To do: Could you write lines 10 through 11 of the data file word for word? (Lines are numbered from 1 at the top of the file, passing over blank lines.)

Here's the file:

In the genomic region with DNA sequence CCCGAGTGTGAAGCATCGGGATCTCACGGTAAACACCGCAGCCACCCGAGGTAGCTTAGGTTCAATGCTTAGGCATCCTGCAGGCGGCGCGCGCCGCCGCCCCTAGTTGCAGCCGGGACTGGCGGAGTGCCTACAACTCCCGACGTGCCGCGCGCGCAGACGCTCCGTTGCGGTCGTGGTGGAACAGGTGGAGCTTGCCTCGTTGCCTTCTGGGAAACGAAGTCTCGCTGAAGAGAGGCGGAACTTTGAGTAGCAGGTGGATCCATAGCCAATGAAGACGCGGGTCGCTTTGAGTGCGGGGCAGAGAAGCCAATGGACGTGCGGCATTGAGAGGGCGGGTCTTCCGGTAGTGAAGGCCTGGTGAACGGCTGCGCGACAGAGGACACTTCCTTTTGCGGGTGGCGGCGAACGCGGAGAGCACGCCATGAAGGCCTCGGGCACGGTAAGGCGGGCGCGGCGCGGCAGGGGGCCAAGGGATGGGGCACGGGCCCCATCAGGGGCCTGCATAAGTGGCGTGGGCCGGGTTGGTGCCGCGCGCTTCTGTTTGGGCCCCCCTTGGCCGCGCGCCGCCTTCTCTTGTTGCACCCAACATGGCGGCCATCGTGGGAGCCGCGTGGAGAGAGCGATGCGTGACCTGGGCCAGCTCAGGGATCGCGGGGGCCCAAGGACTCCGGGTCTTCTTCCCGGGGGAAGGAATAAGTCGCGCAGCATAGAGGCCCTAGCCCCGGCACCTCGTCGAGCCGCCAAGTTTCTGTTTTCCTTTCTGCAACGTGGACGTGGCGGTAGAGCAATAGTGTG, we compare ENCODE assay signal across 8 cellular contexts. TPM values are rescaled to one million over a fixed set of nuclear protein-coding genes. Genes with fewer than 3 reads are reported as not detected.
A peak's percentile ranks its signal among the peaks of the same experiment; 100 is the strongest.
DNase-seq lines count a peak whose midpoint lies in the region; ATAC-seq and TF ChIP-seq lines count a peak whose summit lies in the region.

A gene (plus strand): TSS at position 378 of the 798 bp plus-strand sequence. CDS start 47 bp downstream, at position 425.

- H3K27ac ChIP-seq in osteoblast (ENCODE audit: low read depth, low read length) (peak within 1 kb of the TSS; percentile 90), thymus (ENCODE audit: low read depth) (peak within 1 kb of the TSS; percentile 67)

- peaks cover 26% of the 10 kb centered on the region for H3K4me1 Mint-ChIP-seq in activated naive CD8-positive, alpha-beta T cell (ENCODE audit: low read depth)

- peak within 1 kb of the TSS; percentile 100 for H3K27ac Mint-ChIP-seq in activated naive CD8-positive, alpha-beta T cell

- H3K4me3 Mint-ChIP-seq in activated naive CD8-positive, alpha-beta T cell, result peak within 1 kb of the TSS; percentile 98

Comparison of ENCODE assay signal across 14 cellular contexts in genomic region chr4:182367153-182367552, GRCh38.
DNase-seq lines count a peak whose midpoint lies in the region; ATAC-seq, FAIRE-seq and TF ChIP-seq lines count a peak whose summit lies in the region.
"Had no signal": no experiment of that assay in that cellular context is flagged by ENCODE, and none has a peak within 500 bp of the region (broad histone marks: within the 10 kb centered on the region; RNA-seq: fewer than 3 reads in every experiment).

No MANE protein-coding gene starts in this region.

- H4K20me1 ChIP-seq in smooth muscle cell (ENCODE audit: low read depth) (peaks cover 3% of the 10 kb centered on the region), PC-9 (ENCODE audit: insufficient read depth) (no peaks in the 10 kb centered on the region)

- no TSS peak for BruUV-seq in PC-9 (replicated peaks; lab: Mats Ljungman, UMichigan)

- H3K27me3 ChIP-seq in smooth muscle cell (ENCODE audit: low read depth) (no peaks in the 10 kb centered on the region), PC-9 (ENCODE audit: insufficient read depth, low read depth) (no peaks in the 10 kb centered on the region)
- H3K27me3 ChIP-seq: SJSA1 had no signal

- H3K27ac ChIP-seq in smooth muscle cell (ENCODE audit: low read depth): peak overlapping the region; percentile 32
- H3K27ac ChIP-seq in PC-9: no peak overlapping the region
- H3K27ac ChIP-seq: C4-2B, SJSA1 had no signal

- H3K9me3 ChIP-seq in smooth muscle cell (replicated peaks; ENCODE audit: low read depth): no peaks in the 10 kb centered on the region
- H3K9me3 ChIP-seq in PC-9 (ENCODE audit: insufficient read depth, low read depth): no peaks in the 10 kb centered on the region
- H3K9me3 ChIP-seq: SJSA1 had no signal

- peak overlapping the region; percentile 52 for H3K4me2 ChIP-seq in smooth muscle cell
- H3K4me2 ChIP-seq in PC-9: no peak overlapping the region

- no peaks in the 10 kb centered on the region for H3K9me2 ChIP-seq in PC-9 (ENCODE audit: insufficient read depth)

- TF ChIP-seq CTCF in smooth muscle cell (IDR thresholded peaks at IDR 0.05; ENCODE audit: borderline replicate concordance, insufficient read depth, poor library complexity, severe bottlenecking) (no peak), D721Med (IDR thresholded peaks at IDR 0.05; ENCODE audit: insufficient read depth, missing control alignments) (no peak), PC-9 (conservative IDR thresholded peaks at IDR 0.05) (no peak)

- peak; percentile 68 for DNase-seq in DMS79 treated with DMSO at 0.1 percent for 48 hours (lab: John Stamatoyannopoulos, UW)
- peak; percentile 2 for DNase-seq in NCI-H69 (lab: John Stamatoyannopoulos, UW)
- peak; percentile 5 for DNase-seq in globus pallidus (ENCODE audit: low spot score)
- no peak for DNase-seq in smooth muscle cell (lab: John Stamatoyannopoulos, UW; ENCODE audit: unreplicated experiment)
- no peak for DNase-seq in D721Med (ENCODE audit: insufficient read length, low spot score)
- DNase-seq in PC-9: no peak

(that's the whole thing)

DNase-seq lines count a peak whose midpoint lies in the region; ATAC-seq, FAIRE-seq and TF ChIP-seq lines count a peak whose summit lies in the region.
"Had no signal": no experiment of that assay in that cellular context is flagged by ENCODE, and none has a peak within 500 bp of the region (broad histone marks: within the 10 kb centered on the region; RNA-seq: fewer than 3 reads in every experiment).